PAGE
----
What we do have in common is the Orthodox Church, and her faith, and way of life. We have in common our trust in God, and our hope in Him - the God and Father Who, as the prodigal son made his way back home, ran to meet him; ran because of His love for one who was lost, and now is found. We have in common our trust in God, and our hope in Him - the God and Father Who went to the elder brother to plead with him to soften his heart, for the sake of love. We have in common our trust in God, and our hope in Him - the God and Father of the suffering Russian people, Whose love for them called forth love from them; a love which overcame the trials and torments of the worst of this world; a love that preserved many, and received many others into the kingdom of heaven, wearing a martyr’s glorious crown.

Brothers and sisters: Let us fast and pray, and ask our loving Father to bless us with the same faith and grace, that we might no longer depart from Him, and waste our inheritance in satisfying our sins. Let us fast, and pray, and prostrate ourselves, beseeching God that we not harden our hearts, but might rejoice to know that sinners are saved; and not refrain from embracing them as brothers in Christ. Let us fast and pray, and dedicate ourselves in this Great Lent, asking God in His love to increase our faith, that we may honor and emulate the New Martyrs of the Russian Land by our being transformed into the likeness of His Son, our Lord and God and Savior, Jesus Christ; to the glory of God, and the salvation of our souls.

Sunday, February 01, 2004

Why do we live the Orthodox life? The Parable of the Pharisee and the Publican

(Luke 18:10-14) (February 1, 2004)

Why do we live the Orthodox life?

Why do we pray? Why do we fast? Why do we give alms? Why are we supposed to struggle against our passions? What is the point of living the Orthodox way of life?

The goal, of course, is to save our souls. That’s why we do what we do; that’s why we live the way we live. God, through His Body, the Church, has revealed the way in which we can pursue righteousness. And there’s nothing wrong with paying attention to what we’re doing, and how well we’re doing it. We should be constantly examining our lives, to see how, and when, and where, and why we fall short of living the life of our Lord Jesus Christ: the life we were given in baptism; the life we are meant to show froth in the world. But there are dangers that we should be aware of as we make the effort to live a righteous way of life.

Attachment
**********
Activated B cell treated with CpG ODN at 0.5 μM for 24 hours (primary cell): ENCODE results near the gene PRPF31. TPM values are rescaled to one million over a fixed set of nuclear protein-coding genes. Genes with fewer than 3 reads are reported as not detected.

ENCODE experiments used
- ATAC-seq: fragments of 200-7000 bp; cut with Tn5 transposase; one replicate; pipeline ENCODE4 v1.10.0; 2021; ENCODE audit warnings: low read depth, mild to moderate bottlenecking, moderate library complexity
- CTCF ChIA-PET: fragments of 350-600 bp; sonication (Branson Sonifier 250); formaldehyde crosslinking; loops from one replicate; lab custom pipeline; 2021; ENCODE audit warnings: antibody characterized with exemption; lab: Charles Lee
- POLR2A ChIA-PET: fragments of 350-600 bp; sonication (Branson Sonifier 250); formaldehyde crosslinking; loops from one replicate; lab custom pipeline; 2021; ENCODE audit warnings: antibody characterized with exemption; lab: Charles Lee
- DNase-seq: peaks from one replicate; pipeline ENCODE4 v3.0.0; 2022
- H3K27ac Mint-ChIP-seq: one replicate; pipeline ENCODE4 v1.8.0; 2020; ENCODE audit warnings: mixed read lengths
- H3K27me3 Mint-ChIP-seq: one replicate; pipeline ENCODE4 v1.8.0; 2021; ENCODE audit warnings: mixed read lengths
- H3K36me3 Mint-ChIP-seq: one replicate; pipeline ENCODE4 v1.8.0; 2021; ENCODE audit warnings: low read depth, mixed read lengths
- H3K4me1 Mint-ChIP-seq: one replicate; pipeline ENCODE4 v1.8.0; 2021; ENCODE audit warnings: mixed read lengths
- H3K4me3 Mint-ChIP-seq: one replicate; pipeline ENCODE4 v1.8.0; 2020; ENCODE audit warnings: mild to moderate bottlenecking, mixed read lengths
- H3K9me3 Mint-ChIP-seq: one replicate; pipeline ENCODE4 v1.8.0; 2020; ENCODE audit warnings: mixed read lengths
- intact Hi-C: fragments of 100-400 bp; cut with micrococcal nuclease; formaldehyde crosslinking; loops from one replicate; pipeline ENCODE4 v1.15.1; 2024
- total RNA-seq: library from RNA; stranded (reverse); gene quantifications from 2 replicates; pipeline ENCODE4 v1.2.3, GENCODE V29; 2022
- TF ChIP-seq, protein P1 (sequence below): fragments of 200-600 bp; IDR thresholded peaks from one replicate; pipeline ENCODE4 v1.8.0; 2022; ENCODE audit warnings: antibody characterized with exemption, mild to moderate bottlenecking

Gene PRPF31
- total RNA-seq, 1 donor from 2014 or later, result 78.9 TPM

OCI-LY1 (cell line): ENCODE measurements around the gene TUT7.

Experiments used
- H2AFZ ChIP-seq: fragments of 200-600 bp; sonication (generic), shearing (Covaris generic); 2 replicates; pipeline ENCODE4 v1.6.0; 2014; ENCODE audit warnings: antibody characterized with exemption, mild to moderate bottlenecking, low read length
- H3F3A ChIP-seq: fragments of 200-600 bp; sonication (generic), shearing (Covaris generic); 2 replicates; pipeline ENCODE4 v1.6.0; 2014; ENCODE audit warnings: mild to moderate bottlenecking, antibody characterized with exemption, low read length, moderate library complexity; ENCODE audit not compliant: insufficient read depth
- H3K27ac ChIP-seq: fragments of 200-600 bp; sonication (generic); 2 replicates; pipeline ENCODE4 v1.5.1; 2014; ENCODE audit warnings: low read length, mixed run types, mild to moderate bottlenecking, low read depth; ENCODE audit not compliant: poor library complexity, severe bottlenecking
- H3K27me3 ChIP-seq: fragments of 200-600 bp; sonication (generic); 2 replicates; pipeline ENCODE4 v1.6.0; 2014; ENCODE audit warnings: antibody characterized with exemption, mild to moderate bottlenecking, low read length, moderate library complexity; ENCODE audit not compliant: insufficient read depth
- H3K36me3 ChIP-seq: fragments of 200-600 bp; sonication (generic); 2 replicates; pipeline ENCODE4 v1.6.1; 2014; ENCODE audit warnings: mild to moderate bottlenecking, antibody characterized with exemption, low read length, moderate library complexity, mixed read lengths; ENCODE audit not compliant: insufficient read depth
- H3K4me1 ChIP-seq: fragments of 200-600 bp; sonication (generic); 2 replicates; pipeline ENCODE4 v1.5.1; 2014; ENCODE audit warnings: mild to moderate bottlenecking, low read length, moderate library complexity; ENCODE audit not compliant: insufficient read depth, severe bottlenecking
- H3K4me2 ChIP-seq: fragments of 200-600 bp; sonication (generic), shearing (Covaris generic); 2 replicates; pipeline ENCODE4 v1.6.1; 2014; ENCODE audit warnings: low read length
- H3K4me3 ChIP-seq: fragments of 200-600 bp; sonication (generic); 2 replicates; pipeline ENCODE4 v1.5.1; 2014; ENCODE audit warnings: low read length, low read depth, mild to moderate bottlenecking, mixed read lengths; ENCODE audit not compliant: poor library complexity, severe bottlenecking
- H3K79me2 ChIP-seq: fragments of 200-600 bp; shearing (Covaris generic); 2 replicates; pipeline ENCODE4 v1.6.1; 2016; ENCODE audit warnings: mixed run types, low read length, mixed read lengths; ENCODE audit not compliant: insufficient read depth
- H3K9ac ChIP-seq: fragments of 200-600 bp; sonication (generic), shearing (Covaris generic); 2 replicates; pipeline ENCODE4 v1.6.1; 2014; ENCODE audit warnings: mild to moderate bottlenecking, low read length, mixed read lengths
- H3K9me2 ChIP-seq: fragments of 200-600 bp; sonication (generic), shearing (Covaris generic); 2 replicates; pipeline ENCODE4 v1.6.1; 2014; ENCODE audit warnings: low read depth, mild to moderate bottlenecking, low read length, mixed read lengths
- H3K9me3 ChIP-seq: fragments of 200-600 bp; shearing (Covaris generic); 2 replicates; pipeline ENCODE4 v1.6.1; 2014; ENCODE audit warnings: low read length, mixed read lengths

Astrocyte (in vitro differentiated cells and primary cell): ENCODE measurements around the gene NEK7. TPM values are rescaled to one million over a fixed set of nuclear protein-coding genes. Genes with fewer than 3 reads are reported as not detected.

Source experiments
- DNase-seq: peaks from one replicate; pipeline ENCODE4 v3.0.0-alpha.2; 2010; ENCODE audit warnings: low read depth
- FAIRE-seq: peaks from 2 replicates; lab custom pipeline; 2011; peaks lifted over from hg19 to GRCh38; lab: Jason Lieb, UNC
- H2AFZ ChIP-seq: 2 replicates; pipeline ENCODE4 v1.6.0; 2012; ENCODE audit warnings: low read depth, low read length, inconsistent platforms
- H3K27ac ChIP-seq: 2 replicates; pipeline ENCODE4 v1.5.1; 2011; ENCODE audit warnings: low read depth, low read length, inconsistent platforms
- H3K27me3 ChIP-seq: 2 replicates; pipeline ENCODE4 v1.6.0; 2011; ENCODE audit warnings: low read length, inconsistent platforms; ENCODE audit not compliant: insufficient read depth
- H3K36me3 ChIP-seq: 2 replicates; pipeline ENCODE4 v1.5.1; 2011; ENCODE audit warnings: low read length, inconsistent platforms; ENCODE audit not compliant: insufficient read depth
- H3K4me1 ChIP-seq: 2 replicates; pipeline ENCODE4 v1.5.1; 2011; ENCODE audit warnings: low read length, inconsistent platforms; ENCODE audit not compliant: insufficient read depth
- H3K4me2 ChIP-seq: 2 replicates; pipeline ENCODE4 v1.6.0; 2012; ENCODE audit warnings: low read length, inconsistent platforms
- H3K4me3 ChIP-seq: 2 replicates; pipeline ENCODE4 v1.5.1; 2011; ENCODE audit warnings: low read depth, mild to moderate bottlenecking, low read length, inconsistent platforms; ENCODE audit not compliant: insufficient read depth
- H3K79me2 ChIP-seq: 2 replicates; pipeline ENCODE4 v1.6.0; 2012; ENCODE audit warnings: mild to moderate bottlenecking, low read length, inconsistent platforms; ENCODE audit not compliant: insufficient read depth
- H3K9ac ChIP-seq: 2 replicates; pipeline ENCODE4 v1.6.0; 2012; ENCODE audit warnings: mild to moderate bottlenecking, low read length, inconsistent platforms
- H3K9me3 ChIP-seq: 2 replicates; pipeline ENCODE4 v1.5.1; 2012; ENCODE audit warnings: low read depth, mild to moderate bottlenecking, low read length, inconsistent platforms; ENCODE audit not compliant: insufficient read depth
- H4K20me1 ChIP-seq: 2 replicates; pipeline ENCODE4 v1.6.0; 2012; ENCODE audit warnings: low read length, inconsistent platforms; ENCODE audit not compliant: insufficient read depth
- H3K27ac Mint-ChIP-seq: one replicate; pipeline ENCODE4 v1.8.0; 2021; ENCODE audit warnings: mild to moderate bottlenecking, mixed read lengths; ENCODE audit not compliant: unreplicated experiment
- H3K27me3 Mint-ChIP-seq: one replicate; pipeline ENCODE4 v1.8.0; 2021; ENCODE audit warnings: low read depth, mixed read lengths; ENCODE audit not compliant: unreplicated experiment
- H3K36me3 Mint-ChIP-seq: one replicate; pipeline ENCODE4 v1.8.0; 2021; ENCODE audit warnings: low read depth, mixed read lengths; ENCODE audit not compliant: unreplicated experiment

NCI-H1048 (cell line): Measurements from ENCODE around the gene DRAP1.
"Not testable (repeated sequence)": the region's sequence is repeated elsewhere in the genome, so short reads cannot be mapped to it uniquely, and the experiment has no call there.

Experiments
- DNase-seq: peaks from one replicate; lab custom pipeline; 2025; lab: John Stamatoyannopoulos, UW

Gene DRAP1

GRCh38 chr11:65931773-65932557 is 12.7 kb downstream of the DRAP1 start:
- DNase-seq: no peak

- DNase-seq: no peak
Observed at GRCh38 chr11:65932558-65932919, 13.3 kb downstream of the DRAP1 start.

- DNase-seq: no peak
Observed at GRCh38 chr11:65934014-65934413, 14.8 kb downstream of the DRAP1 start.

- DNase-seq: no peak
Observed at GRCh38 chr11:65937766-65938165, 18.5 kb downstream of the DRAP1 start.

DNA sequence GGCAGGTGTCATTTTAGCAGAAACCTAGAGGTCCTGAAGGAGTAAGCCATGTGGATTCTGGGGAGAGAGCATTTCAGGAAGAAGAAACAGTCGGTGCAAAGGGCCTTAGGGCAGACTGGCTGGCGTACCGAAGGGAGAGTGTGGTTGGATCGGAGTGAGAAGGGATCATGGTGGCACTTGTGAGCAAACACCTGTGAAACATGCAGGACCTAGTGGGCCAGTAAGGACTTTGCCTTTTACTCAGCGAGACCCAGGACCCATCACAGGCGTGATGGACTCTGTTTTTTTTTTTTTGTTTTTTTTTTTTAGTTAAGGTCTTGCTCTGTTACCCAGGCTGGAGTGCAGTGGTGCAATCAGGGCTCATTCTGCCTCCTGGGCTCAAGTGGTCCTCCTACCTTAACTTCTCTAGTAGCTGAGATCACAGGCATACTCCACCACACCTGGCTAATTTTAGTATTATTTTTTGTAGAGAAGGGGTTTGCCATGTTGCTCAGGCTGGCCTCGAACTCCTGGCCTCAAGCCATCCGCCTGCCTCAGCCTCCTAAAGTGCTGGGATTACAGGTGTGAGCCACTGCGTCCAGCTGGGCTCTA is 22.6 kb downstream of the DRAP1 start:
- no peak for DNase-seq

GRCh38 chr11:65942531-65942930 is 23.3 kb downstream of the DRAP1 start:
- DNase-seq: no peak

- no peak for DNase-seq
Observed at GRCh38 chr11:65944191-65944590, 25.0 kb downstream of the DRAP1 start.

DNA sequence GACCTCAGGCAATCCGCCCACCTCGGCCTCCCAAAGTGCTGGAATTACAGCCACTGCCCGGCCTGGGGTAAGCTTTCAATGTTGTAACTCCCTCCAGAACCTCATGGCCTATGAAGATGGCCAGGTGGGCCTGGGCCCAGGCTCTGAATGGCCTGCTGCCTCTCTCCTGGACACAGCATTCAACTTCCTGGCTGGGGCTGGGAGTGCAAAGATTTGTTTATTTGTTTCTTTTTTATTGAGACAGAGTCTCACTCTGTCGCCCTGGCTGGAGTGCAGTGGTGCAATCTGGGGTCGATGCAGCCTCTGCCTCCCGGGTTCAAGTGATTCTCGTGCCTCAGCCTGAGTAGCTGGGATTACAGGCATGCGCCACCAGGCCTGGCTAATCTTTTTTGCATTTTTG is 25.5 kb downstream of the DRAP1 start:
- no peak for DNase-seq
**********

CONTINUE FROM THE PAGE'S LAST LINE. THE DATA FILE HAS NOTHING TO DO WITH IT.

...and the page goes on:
We see this in the parable of the Pharisee and the Publican. Let me say again that, in one way, on one level, the Pharisee got it right. He knew there was a particular way in which to live a righteous life; and he was seriously pursuing that way of life. But his pride got the better of him. Listen to what he says: “I fast… I give… I am not like other men…” And then he gives a list of those he considers to be less worthy than himself.

The fathers tell us that the Pharisee is wrong in two significant ways. First, he takes the credit for the good things that he has done, and is doing, instead of giving thanks to God for helping him in the way of righteousness. And even when he gives thanks, it’s nothing more than a way of boasting about his accomplishments. He also considers himself to be more worthy - but as he, by himself, can do nothing that is pleasing to God, how can such a thought be justified? It can’t be justified - except in our pride.

What does this have to do with the Orthodox way of life? As was the case for the Pharisees, we have the way to live a righteous life given to us by the Church. We, too, are at risk of thinking too much of ourselves; forgetting to give the glory for any good thing we have done to God, taking no credit for ourselves. We, too, are at risk of thinking too much of ourselves, of considering ourselves more worthy than others around us. I know, for example, that if I took more seriously the teaching of the fathers, to consider all others as being better, more deserving, than myself, it would, if nothing else, change the way that I drive. If we don’t think that we have rights (like the right to the lane we want to enter, or the lane we’re in), we are much less likely to get upset when someone else doesn’t “respect” that right, and yield to us. If we don’t think that we are entitled to something, we’re less likely to get angry, or depressed, or “get even” if the good thing goes to someone else. If I truly act as if every other person is better, more worthy, more deserving, I will be much less angry, much less impatient, much less frustrated. By God’s grace, I might even become more like the Publican: who did not lift his eyes to heaven, but struck his breast, as if to rebuke his heart for its wickedness, and to awaken it from the slumber of death and sin to an awareness of the need to do what is good and pleasing to God.

Brothers and sisters: Let us not think well of ourselves, nor take credit for any good thing. When something good has been done, let us give the glory to God, and our thanks That He has allowed us to be His servants. And let us not think well of ourselves, but strive to consider all others as more worthy than ourselves. Then, by God’s grace, we may achieve the true humility of the Publican; and return to our home - our true dwelling place in the kingdom of heaven - justified, able to enter into the presence of God by having faithfully lived the way of righteousness, the way of life of the Orthodox faith.